Miles Wine Cellars, for instance. Most of the wineries in the Finger Lakes, and especially Seneca, have very good views of the lake, but are not lakefront. Miles is the exception. Located in an early 1800s farmhouse, this winery has perhaps the greatest atmosphere of any winery in the area. The wine is very good, and we usually refer to their “Call Me a Cab” as our House Red. It is said that the old place is haunted by the original owners, which is the inspiration for their Chardonnay/Cayuga blend, “Ghost”.
Space is limited in the tasting rooms, so tour buses are not often found here.
We are old hands at Miles, so we didn’t do the tasting this time, we just stocked up on our old favorites, put them in the car, and walked down to the lake.
Hermann J. Weimer is rapidly and justifiably becoming one of the best-known wineries in the area. The Riesling grape grows very well in New York state, so you really can’t go wrong with any Riesling from the area, but if you want the best, it is here waiting for you. We stocked up with Dry and Semi-Dry 2016. Had we brought any first-timers, we might have done a tasting, because not only does Weimer have exceptional wines of all varietals, but they have a gorgeous array of tasting rooms. We first came here in 2013, and we have worked it in to every wine tour we have done ever since. It is a can’t miss.
Standing Stone, on the east side of Seneca, is one of the longest-running wineries in the area. Everything we had there was good, and we were especially pleased with the Gewürtztraminer and the Saperavi. As it so happens, we discovered a week later that Tom and Marti Macinski, the long-time owners of Standing Stone, were stepping aside, and that operations will be taken over by Hermann J. Weimer. We wish the Macinskis nothing but good fortune in their retirement, and believe me, we have no argument when it comes to their replacement. This could get interesting. We can’t wait to see what the future holds.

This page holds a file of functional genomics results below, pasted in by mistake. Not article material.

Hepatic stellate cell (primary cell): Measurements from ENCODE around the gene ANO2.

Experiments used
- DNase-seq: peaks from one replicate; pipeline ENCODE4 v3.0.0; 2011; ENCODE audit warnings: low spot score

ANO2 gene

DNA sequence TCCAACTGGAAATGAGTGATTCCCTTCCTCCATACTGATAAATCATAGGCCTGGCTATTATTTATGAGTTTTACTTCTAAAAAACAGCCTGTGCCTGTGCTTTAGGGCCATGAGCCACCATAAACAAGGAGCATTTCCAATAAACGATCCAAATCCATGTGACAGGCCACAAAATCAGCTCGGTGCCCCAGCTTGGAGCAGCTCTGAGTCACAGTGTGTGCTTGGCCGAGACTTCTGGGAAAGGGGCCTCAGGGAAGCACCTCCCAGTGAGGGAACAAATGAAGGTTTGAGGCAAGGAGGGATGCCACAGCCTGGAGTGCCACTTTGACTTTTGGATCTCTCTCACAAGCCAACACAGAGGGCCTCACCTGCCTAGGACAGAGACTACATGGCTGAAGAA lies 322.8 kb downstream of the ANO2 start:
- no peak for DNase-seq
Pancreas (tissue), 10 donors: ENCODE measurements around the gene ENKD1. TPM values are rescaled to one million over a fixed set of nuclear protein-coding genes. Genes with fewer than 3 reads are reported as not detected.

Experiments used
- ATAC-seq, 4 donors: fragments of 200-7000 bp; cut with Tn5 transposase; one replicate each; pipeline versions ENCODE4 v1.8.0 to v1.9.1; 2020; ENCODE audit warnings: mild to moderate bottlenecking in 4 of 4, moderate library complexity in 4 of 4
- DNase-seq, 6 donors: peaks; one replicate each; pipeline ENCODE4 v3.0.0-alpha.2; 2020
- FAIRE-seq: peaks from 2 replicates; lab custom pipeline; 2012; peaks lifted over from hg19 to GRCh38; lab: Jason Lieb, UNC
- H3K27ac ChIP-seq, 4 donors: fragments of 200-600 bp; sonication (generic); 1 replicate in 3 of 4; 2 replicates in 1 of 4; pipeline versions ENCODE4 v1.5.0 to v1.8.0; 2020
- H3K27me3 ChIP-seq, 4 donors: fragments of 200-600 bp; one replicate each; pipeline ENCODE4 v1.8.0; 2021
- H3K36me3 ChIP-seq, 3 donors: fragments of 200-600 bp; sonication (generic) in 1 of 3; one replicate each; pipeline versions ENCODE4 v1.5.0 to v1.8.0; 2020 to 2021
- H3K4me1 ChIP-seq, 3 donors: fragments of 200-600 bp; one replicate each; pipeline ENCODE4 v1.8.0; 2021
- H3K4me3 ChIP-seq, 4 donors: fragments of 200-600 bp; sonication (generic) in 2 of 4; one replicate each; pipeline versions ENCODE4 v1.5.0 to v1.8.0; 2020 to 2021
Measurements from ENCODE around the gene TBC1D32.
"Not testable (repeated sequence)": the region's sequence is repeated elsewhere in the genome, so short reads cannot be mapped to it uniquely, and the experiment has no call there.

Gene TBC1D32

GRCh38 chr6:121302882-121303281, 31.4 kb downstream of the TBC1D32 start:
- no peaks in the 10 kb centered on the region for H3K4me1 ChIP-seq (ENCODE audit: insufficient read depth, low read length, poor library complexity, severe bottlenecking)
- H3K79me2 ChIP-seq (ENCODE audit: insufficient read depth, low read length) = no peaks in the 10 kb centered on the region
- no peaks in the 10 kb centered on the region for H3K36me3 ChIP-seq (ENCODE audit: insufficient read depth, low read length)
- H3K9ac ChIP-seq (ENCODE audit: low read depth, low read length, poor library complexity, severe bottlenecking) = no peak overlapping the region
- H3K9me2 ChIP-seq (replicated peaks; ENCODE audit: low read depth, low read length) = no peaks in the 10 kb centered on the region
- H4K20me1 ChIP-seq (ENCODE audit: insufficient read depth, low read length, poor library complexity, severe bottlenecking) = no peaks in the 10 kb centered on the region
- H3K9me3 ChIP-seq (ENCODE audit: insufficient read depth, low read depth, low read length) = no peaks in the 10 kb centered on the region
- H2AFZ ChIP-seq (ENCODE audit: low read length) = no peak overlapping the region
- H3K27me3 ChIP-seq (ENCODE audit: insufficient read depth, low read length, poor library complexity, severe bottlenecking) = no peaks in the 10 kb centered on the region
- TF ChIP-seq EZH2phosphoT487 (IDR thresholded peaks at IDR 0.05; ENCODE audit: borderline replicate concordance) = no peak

Lamoreaux Landing is located in one of the best spots on Seneca Lake and they take full advantage with a tasting room blessed with panoramic views. The Chardonnay was particularly good, and we were very happy with their latest release, 42 North. We will most certainly be back.
We skipped across to the east side of Keuka, which is a pretty easy trip over from Seneca, and visited Keuka Spring. Keuka has some of the oldest wineries in the state, yet it seems quieter than the others. We first went to Keuka Spring one lazy Friday morning a few years ago when we were the only ones in the place, had a tasting, and sat out on the hill overlooking the lake. Even though it was a dreary day then, as it was this day, it is such a peaceful spot that we barely noticed the clouds. This time, the place was packed, and well it should have been, because the wine is very good here.
There are so many wineries in the Finger Lakes that you can’t possibly visit them all during one tour. We visited seven this time around, but there were a lot more that we can heartily recommend:
Konstantin Frank, Hammondsport, NY (Keuka)
Heron Hill, Hammondsport, NY (Keuka)
Red Tail Ridge, Penn Yan, NY (Seneca)
Americana Vineyards, Interlaken, NY (Cayuga)
Ravines, Geneva, NY (Seneca)
Shaw Vineyard, Himrod, NY (Seneca)
Anyela’s, Skaneateles, NY (Skaneateles)
Not to mention, in the non-wine category:
Finger Lakes Distilling, Burdett, NY (Seneca)